In the 1980s, many COBOL applications were developed for small businesses and operational departments within large companies as minicomputers from companies like Digital Equipment Corporation became prominent. Unix also became popular during this period, and some COBOL applications were developed for that operating system. Eventually, though, most of these COBOL applications were replaced by applications written in other languages. So this type of application represents just a small portion of the total amount of COBOL code in operation today.

In the 1980s, there was also a push to migrate some mainframe COBOL/CICS applications to midrange systems and PC networks by converting the COBOL/CICS code to standard COBOL that would work with compilers from companies like AccuCOBOL and Micro Focus. Although this worked for some small mainframe applications, the conversion process was never easy, and this was never practical for large applications. Today, some of these migrated applications are still running, but most have been replaced by applications written in other languages.

So at least for the time being, when you think of COBOL, you should think of structured COBOL/CICS programs on an IBM mainframe because that's where 90% or more of all of the COBOL code is running. And that's where the jobs for COBOL programmers are.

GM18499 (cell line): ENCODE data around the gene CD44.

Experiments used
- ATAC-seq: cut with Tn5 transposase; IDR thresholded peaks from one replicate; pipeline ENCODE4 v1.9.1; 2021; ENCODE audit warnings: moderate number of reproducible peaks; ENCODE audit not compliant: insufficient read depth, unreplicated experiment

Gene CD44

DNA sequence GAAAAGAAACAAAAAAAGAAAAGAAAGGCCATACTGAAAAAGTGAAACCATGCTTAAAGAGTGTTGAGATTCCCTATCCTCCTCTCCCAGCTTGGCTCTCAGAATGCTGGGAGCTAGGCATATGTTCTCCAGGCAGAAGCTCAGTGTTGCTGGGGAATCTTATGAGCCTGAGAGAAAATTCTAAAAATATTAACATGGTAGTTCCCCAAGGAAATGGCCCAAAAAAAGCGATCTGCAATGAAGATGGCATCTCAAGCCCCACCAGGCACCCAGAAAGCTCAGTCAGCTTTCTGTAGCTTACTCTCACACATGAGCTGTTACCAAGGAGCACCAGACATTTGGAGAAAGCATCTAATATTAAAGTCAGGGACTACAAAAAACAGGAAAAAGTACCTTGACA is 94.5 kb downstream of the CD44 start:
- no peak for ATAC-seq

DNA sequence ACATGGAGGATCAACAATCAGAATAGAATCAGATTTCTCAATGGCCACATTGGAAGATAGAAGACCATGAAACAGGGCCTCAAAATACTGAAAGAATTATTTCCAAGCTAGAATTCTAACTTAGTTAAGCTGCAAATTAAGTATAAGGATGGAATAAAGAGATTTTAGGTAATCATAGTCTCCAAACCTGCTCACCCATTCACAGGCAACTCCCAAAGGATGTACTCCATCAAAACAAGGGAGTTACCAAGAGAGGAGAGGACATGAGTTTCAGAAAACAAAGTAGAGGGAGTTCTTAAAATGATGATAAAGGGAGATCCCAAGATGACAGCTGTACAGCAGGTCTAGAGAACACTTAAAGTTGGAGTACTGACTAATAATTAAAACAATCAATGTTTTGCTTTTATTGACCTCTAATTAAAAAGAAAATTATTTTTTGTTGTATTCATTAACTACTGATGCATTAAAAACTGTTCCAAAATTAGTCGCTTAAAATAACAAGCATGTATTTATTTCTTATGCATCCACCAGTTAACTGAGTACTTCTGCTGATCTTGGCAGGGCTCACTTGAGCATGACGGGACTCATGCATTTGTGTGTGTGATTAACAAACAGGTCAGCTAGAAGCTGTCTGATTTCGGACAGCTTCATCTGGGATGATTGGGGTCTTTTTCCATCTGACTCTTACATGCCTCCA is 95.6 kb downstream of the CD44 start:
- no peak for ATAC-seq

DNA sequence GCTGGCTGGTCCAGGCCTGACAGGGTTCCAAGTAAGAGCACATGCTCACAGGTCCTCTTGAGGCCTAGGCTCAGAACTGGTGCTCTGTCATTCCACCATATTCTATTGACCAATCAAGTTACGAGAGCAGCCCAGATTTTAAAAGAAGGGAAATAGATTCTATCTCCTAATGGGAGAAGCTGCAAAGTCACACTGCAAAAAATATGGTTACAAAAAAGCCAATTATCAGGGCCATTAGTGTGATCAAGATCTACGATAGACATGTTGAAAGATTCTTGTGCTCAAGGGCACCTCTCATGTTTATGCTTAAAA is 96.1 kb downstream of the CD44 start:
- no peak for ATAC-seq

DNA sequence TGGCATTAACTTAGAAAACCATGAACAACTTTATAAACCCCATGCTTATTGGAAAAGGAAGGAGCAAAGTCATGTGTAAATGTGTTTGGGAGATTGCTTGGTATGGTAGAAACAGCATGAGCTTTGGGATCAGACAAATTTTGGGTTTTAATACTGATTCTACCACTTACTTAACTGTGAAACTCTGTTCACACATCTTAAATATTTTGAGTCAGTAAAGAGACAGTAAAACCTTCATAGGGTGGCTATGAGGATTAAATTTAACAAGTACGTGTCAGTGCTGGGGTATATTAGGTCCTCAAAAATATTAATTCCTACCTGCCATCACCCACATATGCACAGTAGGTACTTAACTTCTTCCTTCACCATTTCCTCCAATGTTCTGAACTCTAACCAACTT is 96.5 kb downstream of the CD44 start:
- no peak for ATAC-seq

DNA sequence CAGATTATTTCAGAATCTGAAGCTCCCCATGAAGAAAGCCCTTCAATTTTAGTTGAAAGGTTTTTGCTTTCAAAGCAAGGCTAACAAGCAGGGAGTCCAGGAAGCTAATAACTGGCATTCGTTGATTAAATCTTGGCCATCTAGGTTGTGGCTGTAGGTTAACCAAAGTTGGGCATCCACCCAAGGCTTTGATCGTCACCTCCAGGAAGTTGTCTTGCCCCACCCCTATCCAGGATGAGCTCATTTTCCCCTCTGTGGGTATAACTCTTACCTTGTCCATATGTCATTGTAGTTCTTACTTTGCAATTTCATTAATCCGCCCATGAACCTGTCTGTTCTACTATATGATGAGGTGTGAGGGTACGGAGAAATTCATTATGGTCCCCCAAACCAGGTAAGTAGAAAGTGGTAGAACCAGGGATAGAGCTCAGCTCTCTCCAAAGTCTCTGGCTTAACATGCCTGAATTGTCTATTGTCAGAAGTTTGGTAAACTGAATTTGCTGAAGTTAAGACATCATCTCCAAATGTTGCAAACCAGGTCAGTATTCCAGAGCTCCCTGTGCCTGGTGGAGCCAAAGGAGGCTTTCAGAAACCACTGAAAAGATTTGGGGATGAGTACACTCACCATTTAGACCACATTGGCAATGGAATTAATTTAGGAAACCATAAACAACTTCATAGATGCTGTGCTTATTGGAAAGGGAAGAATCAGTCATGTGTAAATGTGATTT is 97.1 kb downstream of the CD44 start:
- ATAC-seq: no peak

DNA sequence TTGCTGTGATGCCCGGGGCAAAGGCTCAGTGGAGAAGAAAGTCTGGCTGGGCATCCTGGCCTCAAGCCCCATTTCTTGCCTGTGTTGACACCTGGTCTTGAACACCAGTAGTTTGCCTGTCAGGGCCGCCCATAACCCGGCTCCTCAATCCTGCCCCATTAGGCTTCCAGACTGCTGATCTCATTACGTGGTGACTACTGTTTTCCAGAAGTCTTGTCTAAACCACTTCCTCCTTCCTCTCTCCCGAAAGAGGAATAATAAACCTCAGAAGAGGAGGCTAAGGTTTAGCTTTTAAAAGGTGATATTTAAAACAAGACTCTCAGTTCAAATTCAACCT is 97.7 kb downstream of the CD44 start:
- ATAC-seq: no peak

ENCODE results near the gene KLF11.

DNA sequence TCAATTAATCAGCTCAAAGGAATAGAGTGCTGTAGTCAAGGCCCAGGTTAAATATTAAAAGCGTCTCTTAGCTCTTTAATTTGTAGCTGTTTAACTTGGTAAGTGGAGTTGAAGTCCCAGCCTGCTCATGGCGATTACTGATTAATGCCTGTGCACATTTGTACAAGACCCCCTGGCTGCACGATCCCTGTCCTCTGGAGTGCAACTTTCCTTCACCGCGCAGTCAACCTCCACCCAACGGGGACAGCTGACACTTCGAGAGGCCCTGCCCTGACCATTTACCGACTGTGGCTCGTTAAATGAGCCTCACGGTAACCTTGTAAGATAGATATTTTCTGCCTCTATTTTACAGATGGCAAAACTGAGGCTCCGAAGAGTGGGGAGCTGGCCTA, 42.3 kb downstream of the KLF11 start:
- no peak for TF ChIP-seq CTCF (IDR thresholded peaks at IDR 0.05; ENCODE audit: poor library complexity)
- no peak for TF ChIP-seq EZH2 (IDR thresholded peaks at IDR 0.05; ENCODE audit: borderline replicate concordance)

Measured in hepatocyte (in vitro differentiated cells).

Current efforts to migrate COBOL/CICS programs
from mainframes to smaller systems

As I write this, there's another push to migrate COBOL/CICS applications from mainframes to Unix, Linux, or Windows networks. Three of the primary reasons for doing this are (1) to reduce hardware costs, (2) to reduce software costs (or to improve programmer productivity), and (3) to make it easier to enhance existing systems so they can provide competitive business advantages. These are legitimate reasons for considering migrations because mainframe hardware and software are indeed expensive, and COBOL/CICS applications have always been relatively hard to maintain and enhance.

To make migrations like this possible, companies like Micro Focus and Fujitsu provide COBOL compilers, conversion tools, and CICS transaction servers. To keep the migration risk as low as possible, the general approach is to make as few changes as possible to the existing COBOL/CICS code. When you're done, the CICS user interface has been converted to either a browser interface that can be enhanced with Java or ASP.NET or a Windows interface that can be enhanced with a .NET language like C# or Visual Basic. Please note, however, that the business logic, file processing, and database processing are still done by COBOL and CICS. This, of course, means that the need for COBOL maintenance and enhancement continues.

Because midrange systems are more powerful and reliable than ever before and because the reasons for migrating can be compelling, some companies have already made this type of migration. In general, though, this type of migration is only practical for relatively small mainframe applications that have limited performance requirements. For large applications that process millions of transactions each day, migration just isn't an option. Nevertheless, this is an attractive target market for companies like Micro Focus and Fujitsu who have a lot to gain by selling their products and services to companies who are interested in getting their applications off the mainframe.

Recent mainframe developments